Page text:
What is a Corneal Graft?
When a damaged cornea cannot be improved by other treatment, a corneal graft may be performed.
The coloured iris and the black pupil can be seen through the cornea, which is the clear outer layer at the front of the eye. The cornea helps to focus and transmit light as it passes to the lens and on to the retina at the back of the eye. When light reaches the retina it is converted into impulses which are transmitted via the optic nerve to the visual centre in the brain.
Damage to the cornea affects sight by preventing light from passing freely to the retina causing the picture passed by the retina to the brain to become patchy or distorted.
Corneal grafts may improve sight, alleviate pain and, in the case of ruptured corneas, repair perforations.
Source of Corneas for Transplantation
Corneas are removed from the eyes of people who have died. The individuals, or his/her family, consent to the medical use of the eyes after death.
Corneas are not taken from donors known to have infectious conditions. All donors are screened for carriers of AIDS or Hepatitis viruses before their corneas are used.
There may be delays in obtaining a cornea in the correct condition. If no suitable cornea is available then the recipient will have to wait until the death of a donor for the operation to be performed.
Eye drops, drugs, spectacles or contact lenses will be first treatments of choice for corneal problems and only where these are not helpful will surgery be considered.
Usually a patient will be called to hospital the day before the operation. Urine and blood checks and, in some cases, an ECG (electrocardiogram) will be taken before the operation which will usually be carried out under a general anaesthetic and will last about one hour. The eye will not be removed during an operation.
A central piece of poor cornea is cut through and removed. This will be replaced by the clear donor cornea, which will have been treated prior to surgery with an antibiotic solution. The grafted cornea will be sewn with very fine stitches, which may stay in place for up to two years. The cornea can take at least a year to heal completely and this governs the time stitches will need to remain in place. After surgery, the operated eye will be covered with an eye pad and protective plastic eye shield. This will be removed the day after the operation and normal activities may be resumed as and when the individual feels able to do so. Return home is usually within a few days of the corneal graft.
Immediately following the operation sight will probably be blurred. The eye may water and be sensitive to light. You will not have clear and useful sight immediately and for the first few months after the graft the healing process can cause sight fluctuations. Corneas vary in shape and sometimes the shape of the donor cornea is different from the one it replaces. Glasses or contact lenses may be prescribed to correct the difference. These are usually given several months after the operation. This is because the cornea takes time to heal. Since the cornea is transparent there will be very little change to the appearance of the eye. The colour of the eye, which is determined by the iris, will not be affected but stitches may be barely noticeable until they are removed. Older people may develop a white circle around the edge of the cornea, which is harmless and is because of ageing, not the operation.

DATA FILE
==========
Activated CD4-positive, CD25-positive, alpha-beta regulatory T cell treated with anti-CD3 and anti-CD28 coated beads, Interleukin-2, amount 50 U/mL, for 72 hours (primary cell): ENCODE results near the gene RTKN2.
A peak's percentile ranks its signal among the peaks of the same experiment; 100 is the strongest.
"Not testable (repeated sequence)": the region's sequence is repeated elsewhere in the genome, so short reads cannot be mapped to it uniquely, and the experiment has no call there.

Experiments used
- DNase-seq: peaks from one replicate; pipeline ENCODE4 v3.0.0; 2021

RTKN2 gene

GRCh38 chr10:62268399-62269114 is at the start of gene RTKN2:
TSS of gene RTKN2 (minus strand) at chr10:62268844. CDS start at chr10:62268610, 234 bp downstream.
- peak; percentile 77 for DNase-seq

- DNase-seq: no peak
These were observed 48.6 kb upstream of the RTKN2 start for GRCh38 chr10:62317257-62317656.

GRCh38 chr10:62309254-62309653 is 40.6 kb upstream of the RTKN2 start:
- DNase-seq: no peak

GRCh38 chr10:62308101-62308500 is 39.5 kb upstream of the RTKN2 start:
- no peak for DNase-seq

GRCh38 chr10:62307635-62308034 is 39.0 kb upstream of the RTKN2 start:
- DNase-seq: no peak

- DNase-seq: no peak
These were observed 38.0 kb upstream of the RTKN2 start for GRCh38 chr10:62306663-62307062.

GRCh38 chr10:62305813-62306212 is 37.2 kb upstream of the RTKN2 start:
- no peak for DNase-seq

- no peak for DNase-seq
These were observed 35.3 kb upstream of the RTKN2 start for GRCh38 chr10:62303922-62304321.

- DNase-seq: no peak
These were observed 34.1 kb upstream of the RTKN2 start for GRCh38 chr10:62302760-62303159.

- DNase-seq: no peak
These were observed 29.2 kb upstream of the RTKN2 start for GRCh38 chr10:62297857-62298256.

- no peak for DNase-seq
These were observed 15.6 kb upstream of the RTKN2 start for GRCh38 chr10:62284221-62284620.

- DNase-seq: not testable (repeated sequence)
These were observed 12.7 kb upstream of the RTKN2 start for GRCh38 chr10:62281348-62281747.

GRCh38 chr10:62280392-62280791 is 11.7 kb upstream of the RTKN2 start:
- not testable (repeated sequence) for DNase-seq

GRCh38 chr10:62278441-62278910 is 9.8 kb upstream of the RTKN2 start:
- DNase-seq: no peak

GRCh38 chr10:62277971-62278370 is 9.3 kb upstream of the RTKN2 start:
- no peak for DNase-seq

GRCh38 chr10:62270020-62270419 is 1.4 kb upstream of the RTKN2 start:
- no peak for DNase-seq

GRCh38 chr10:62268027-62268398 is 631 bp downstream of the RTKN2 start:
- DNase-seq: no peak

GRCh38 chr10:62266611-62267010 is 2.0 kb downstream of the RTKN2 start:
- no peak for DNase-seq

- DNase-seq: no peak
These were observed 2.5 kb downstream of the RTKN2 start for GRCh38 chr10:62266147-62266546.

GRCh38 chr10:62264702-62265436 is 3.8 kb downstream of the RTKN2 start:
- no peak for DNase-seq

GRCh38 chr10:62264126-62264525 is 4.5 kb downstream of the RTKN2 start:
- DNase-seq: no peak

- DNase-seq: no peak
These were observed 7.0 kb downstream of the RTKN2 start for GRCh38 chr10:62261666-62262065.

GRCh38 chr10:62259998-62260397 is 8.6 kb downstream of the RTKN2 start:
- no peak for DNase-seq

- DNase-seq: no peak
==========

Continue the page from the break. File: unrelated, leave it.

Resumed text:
Aftercare and Possible Complications
Corneal grafting offers a reasonable or good prospect of visual improvement where the front of the eye is damaged by injury or disease. Although the success rate is good for many conditions general health and the condition of your eye will affect the outcome.
Serious complications following surgery are uncommon but like all major eye operations, there is an increased risk of haemorrhage (bleeding in the eye) or other damage. Complications may include infection or additional eye problems such as cataract or retinal detachment. For this reason it is essential that all follow-up appointments are kept and that any symptoms are treated as an emergency as soon as they are noticed.
It is important to be aware of the possibility of rejection at any time after a graft. Prompt treatment is essential and, even years later, should there be any symptoms of rejection prompt treatment should be sought from the nearest Eye Casualty Department within 24 hours in order to prevent loss of sight or the need for a repeat graft.
Any of the following symptoms may indicate a problem: pain, decrease in sight or redness of the eye. To help prevent infection and rejection, drops will be prescribed which must be applied exactly as directed by the ophthalmologist for a period of six months or more. You should avoid rubbing and touching your eye. Your ophthalmologist will tell you when you may return to work or pursue sports, especially swimming.
The Partially Sighted Society will be able to advise on low vision services, aids and lighting.
The Partially Sighted Society
62 Salusbury Road
London NW6 6NS
Telephone: 020 7372 1551
Moorfields Eye Hospital
Telephone 202 7253 3411
FAX 0171 253 4696